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Course 2018-2019 a.y.

30482 - HUMAN RIGHTS

BIG
Department of Social and Political Sciences

Course taught in English


Go to class group/s: 31

BIG (6 credits - I sem. - OBS  |  SPS/04)
Course Director:
GIUNIA VALERIA GATTA

Classes: 31 (I sem.)
Instructors:
Class 31: GIUNIA VALERIA GATTA


Mission & Content Summary
MISSION

This course aims at understanding human rights as embedded in specific historical circumstances, and looks at their codification in international law as the product of heated political debates

CONTENT SUMMARY

We trace the genealogy of the international human rights regime and ponder the affirmation of political and civil rights and the obfuscation of social and economic rights. We attend to issues of universality and borders, and conclude by considering matters of compliance.


Intended Learning Outcomes (ILO)
KNOWLEDGE AND UNDERSTANDING
At the end of the course student will be able to...
  • Know the content of the most important documents in the “human rights regime.”
  • Understand the path that lead to the formulation of these documents and the significance of debates on universality.
  • Understand the political stakes behind the affirmation of one formulation or another.
  • Identify potential biases in certain definitions of rights.
APPLYING KNOWLEDGE AND UNDERSTANDING
At the end of the course student will be able to...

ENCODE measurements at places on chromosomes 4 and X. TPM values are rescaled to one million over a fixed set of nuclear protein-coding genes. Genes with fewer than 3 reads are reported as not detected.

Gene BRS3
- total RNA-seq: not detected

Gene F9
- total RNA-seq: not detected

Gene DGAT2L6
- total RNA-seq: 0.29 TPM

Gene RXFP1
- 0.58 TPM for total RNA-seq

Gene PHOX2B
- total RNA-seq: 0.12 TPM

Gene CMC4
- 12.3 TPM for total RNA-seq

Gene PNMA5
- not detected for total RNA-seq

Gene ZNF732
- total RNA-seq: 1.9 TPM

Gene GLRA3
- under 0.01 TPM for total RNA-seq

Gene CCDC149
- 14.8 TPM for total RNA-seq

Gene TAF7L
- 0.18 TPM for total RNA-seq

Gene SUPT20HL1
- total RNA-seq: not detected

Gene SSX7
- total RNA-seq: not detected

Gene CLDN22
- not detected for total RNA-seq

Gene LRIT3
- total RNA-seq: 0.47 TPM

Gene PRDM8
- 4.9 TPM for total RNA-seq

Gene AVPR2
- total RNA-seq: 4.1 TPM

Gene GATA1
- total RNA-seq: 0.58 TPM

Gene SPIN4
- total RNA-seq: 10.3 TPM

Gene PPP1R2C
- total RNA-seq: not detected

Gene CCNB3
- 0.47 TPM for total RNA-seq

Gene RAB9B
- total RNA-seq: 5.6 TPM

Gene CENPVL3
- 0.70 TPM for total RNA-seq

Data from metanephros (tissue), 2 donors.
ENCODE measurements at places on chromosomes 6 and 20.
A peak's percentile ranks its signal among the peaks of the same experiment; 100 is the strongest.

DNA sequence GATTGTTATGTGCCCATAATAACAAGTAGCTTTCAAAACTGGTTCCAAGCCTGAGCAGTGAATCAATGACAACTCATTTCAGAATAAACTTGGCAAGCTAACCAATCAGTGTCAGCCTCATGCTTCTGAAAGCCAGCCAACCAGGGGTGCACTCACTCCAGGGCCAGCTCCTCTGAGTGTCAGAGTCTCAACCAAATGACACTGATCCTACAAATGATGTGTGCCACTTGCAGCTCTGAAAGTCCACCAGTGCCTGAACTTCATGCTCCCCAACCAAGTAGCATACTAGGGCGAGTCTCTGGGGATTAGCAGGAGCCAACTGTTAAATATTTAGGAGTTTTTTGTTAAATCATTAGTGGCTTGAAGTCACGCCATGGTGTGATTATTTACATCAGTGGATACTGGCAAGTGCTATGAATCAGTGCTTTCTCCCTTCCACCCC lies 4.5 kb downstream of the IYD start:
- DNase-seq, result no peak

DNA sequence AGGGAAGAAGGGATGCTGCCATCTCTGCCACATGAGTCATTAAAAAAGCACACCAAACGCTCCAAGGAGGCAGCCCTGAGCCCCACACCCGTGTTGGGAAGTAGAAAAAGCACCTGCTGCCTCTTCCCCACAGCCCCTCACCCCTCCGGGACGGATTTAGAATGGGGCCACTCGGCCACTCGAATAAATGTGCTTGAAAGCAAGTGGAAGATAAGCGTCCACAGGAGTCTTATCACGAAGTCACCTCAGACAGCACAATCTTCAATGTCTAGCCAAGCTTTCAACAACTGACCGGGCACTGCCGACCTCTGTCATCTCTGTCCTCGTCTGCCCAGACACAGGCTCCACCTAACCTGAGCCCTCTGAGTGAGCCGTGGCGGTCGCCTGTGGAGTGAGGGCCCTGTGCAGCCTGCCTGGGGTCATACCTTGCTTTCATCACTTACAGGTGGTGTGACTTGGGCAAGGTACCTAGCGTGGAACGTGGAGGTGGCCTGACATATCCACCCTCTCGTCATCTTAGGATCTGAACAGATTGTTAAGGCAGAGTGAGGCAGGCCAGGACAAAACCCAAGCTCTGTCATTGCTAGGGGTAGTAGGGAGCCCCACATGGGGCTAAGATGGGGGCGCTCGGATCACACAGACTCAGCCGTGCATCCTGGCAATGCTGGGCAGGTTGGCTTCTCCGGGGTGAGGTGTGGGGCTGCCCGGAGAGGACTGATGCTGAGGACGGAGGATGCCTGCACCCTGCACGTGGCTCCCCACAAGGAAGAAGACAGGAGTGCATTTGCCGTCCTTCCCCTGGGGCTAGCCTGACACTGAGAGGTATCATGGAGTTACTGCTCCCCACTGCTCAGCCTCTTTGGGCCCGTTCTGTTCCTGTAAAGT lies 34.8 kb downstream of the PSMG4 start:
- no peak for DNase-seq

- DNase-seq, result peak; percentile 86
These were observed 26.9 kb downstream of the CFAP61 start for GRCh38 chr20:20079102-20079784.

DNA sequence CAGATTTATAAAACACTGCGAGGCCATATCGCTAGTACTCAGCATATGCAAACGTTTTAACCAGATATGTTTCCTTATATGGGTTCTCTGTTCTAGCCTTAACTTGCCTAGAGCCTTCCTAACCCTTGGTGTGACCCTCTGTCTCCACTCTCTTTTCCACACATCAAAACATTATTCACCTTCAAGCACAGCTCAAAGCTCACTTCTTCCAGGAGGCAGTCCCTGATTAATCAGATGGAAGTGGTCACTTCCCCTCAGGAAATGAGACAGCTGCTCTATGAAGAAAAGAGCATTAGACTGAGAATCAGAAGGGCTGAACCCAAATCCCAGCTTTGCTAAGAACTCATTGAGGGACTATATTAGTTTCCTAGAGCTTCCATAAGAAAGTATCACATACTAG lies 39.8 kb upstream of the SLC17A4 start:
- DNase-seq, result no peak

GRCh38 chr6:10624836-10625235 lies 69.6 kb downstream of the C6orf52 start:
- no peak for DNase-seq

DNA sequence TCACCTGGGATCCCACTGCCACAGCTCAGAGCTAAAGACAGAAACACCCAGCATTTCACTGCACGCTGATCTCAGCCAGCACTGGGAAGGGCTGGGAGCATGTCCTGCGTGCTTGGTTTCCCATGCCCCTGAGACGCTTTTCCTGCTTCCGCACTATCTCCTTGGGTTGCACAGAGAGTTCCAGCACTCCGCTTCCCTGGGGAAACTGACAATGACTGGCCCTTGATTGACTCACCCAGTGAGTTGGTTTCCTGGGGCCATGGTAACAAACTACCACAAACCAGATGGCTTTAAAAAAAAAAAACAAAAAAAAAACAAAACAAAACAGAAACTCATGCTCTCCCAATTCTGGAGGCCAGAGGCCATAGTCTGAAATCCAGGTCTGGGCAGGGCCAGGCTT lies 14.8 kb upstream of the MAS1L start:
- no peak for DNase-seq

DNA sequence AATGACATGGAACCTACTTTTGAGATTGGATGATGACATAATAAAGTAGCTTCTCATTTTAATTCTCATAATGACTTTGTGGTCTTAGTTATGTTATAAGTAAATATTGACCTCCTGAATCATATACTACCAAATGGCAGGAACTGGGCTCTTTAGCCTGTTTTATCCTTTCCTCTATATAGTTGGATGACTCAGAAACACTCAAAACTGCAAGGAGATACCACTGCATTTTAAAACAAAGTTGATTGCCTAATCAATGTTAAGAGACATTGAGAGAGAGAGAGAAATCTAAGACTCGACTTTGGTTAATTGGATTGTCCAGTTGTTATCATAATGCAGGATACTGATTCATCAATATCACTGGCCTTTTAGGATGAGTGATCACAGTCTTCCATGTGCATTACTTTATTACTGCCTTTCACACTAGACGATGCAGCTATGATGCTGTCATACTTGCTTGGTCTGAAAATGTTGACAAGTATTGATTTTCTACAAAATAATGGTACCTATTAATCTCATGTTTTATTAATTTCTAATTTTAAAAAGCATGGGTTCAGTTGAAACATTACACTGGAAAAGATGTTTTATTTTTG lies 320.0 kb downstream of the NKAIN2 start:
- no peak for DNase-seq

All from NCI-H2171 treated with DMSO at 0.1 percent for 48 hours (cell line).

• Have an informed opinion about the foundation of human rights, if any.
  • Become (more) aware of your political beliefs on human rights and of the histories and struggles behind them.
  • Develop an enduring intellectual and political interest in this concept (whether as an advocate or a critic, or both) that is rooted in knowledge about its development, historical background, and founding documents.

Teaching methods
  • Face-to-face lectures
  • Guest speaker's talks (in class or in distance)
  • Case studies /Incidents (traditional, online)
  • Individual assignments
  • Group assignments
DETAILS
  • As appropriate, we hear from scholars and activists who have been lifelong supporters or critics of human rights.
  • We apply theoretical knowledge acquired to the study of relevant cases.
  • Attending students have the opportunity to earn extra credit via individual and group assignments.

Assessment methods
  Continuous assessment Partial exams General exam
  • Written individual exam (traditional/online)
  •   x x
  • Individual assignment (report, exercise, presentation, project work etc.)
  • x    
  • Group assignment (report, exercise, presentation, project work etc.)
  • x    
  • Active class participation (virtual, attendance)
  • x    
    ATTENDING STUDENTS
    • Written exams are aimed at ascertaining the students' acquisition of the necessary knowledge. They are worth, each, 50 percent of the student final grade.
    • There is the opportunity to earn up to 1 point extra to the final grade via class participation, individual, and group assignments.
    NOT ATTENDING STUDENTS

    Written exams are aimed at ascertaining the students' acquisition of the necessary knowledge.


    Teaching materials
    ATTENDING AND NOT ATTENDING STUDENTS

    Materials are available at the Egea Bookstore and on reserve at the library by August 2018.

    Last change 22/06/2018 08:30